Make your own free website on Tripod.com

by Trevor Prosser

MIA, presumed scared

(What is Project X? To find out, The Reflector sent a reporter in to explore this "haunted house." He never returned, and to date, his body hasn’t been found. All that was left was a roll of film, and this unfinished story.)

Once upon a evening dreary, whilst I wandered, tense with wary,

Past many a frightening monster well equipped with gore--

While I looked on, nearly passing, suddenly there came a gasping,

As if some sad soul escaping, passing, dying just beyond the door.

"Tis some visitor," I whispered, "gasping loud at unseen horror--

Only this and nothing more."

Ah, distinctly I remember it was in the bleak October,

And each separate ghastly body cast its ghost upon the floor.

Eagerly I seeked the finish;-- whilst the screaming undiminished

Sent me running for the exit-- exit from this house of horror--

From that modern hall of fright that was this house of horror--

Named Project X until November four.

This ain’t your granddaddy’s haunted house. Project X, located in the remnants of CFB Calgary, offers more chills than the average haunted house. With over 24,000 square feet of frightening fun, this attraction just might be 'the thing' to do on Halloween. That is, for those old enough to forgo trick-or-treating and bored of the pub crawls.

That’s not to say that Project X is an adult-only attraction, but be warned, some of the "exhibits" could be a bit too much for the wee kiddies. So hire a baby-sitter now - or a psychologist later. Then again, that’s not to say it’s all that safe for adults, either.

In fact, for between $10-13, or five bucks for an upstairs-only matinee, you’ll be taken into some of the most frightening scenes you’d ever have chance to encounter.

To better understand the horror of Project X, and the sick, depraved souls who work there, I chose to descend into the depths of their insanity, and volunteer my skills.

And so I came to meet Dan Willis, "hauntrepreneur," and a gleeful ghoul-in-residence at Project X. Dan greeted me enthusiastically, and took me on a tour of the facility.

Seems that Project X was discovered after an alien abduction - I really can’t say any more than that. But wandering through the two levels, I was beset upon by various demons, monsters, and crazies. I saw cannibals, aliens, mutants, oh my! But I was comforted by knowing I wasn’t the only person ever to experience these strange sights.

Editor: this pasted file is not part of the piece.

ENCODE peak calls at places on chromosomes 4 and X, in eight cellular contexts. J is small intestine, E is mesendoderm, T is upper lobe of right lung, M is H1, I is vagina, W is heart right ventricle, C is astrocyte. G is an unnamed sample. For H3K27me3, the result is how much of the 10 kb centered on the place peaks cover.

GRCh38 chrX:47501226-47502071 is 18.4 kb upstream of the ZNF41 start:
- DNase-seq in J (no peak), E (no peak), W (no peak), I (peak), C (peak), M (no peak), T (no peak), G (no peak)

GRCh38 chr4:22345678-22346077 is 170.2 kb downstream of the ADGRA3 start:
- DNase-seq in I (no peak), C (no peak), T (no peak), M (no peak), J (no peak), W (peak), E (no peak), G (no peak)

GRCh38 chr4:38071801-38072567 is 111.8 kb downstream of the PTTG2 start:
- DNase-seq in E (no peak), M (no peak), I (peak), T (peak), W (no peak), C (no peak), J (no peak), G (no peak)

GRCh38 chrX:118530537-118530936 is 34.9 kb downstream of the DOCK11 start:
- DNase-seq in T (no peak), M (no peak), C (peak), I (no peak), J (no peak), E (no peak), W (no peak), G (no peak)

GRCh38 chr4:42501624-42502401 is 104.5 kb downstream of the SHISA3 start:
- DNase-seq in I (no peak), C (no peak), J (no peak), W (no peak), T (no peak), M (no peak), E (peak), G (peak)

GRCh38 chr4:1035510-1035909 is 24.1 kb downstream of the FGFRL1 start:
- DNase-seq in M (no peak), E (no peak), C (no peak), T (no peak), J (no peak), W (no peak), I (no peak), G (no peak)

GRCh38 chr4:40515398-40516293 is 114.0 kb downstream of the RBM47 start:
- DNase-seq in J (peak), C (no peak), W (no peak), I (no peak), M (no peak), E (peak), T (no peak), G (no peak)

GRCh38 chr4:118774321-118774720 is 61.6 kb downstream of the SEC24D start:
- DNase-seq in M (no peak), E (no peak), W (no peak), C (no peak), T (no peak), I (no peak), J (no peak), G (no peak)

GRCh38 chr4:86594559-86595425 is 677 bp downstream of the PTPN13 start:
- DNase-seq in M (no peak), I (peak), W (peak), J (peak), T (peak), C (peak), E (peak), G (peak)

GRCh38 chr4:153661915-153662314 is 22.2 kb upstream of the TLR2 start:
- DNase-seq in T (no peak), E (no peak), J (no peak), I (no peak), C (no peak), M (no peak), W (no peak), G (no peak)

Willis estimated that around 1,000 people a day have wandered into their house of horrors since Project X opened back at the beginning of October. That’s not counting the more than sixty employees and volunteers who will continue to traipse through these darkened halls until November 4, the last day of the attraction.

I won’t tell you all that I saw in my tour--you’ll have to see it for yourself to believe it. But the haunted house isn’t the whole of the story at Project X, no. After a short break to collect my wits, Dan escorted me upstairs to the on-site costume shop, featuring over one thousand styles of costume, spread more than four thousand square feet of space. It is the costume shop that makes the money for Project X and the money raised goes to Kid’s Cancer Care Foundation.

Now that I received the full tour, I was ready to assume a role, and was assigned to a cage near the beginning of the exhibit. I was fitted for a straight-jacket, and locked in. My only instructions: scare people.

I stayed in that cage for hours, perfecting my character. Borrowing heavily from Dr. Hannibal Lecter, I sat in the corner of the prison, glowering at passer-bys. When failing to illicit the screams my character’s soul so craved, I moved to the middle of the enclosure, and began to gnaw on a skeleton hanging from a noose. A few disgusted looks, but no screams. So I changed things up yet again. Sitting in the corner, reciting Shakespeare as quickly as I could, I then, without warning, jumped at the bars, throwing myself toward "customers" and begging release. Or at least a taste of their livers, with some fava beans and a nice amarone.

That did the trick. One kid actually fell backward screaming, and I knew I nailed my role. Even so, there were those who mocked me, even threw things. Mostly small boys, who tried to show some bravado in front of their buddies. But for every small taunting boy, I was comforted by the screams of those hapless souls who stood too close to my cage.

After a spell, I was released by Dan, much to my relief. Lecter’s character was fun, but straight jackets aren’t exactly made with the most breathable material.

And so I came to be the executioner.

Dressed in a dark blue jacket and peaked cap, I was every bit the prison guard, preparing to put a man to his death in the electric chair. This restricted my freedom of character, but the joy of watching the anamatronic execution over and over again, and seeing the pleasure in the faces of those same little boys who had taunted me, compensated. The only drawback was the amount of "fog." The prisoner tended to smoke a little as he fried.

My final job was as a cannibal. Again I drew from "The Silence of the Lambs," while tending an old-fashioned rack, complete with life-like victim and various removable body parts. Again, I faced people who seemed to take more delight in taunting the performers than in the performance itself. Here I am talking to the know-it-all woman who worked in a hospital, and thought everything she saw was "so fake." But I enjoyed the company of everyone else who passed me by, and listened as I told them of the troubles of properly preparing humans for the supper table.

And so it was, that after a while, I was relieved from that position as well, only to be led to a room near the end of the tour. I couldn’t see much, dark as it was...